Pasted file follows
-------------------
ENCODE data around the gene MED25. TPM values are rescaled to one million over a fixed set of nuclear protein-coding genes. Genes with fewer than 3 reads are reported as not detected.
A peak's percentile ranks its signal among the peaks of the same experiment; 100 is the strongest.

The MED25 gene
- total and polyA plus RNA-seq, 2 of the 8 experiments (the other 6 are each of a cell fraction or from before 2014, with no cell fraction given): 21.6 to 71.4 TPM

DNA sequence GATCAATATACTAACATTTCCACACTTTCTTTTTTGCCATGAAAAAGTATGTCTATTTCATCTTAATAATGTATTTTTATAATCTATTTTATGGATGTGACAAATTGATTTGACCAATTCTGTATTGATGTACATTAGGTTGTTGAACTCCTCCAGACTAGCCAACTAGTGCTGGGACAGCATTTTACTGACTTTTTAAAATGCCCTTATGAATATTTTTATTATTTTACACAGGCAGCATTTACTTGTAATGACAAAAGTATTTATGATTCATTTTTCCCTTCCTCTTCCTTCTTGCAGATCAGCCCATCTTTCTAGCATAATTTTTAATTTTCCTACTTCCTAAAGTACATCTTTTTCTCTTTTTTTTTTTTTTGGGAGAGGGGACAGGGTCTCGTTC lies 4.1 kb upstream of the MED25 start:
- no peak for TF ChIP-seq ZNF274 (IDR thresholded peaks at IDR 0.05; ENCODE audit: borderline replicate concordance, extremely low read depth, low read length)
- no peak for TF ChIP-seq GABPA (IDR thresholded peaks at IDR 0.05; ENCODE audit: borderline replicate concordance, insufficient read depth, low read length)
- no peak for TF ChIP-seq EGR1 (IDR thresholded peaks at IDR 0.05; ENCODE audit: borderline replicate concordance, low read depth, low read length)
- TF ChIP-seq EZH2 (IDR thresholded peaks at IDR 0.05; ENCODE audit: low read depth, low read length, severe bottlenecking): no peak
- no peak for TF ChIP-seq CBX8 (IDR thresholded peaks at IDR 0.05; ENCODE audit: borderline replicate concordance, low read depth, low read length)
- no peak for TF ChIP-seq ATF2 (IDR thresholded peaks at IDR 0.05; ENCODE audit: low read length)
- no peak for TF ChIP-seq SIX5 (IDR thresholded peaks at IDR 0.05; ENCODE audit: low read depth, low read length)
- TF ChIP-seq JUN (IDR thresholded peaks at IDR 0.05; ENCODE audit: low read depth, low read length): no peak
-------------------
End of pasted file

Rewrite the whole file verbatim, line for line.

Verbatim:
ENCODE data around the gene MED25. TPM values are rescaled to one million over a fixed set of nuclear protein-coding genes. Genes with fewer than 3 reads are reported as not detected.
A peak's percentile ranks its signal among the peaks of the same experiment; 100 is the strongest.

The MED25 gene
- total and polyA plus RNA-seq, 2 of the 8 experiments (the other 6 are each of a cell fraction or from before 2014, with no cell fraction given): 21.6 to 71.4 TPM

DNA sequence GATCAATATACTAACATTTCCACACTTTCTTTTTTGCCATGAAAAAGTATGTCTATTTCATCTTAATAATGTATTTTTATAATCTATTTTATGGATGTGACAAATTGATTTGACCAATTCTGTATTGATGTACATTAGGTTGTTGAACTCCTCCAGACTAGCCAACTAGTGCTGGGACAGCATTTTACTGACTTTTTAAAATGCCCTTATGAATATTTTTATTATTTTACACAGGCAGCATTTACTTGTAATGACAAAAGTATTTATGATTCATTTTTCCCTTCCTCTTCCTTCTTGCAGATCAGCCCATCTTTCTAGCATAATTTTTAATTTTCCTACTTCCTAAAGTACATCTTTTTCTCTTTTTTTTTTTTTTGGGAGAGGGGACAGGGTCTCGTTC lies 4.1 kb upstream of the MED25 start:
- no peak for TF ChIP-seq ZNF274 (IDR thresholded peaks at IDR 0.05; ENCODE audit: borderline replicate concordance, extremely low read depth, low read length)
- no peak for TF ChIP-seq GABPA (IDR thresholded peaks at IDR 0.05; ENCODE audit: borderline replicate concordance, insufficient read depth, low read length)
- no peak for TF ChIP-seq EGR1 (IDR thresholded peaks at IDR 0.05; ENCODE audit: borderline replicate concordance, low read depth, low read length)
- TF ChIP-seq EZH2 (IDR thresholded peaks at IDR 0.05; ENCODE audit: low read depth, low read length, severe bottlenecking): no peak
- no peak for TF ChIP-seq CBX8 (IDR thresholded peaks at IDR 0.05; ENCODE audit: borderline replicate concordance, low read depth, low read length)
- no peak for TF ChIP-seq ATF2 (IDR thresholded peaks at IDR 0.05; ENCODE audit: low read length)
- no peak for TF ChIP-seq SIX5 (IDR thresholded peaks at IDR 0.05; ENCODE audit: low read depth, low read length)
- TF ChIP-seq JUN (IDR thresholded peaks at IDR 0.05; ENCODE audit: low read depth, low read length): no peak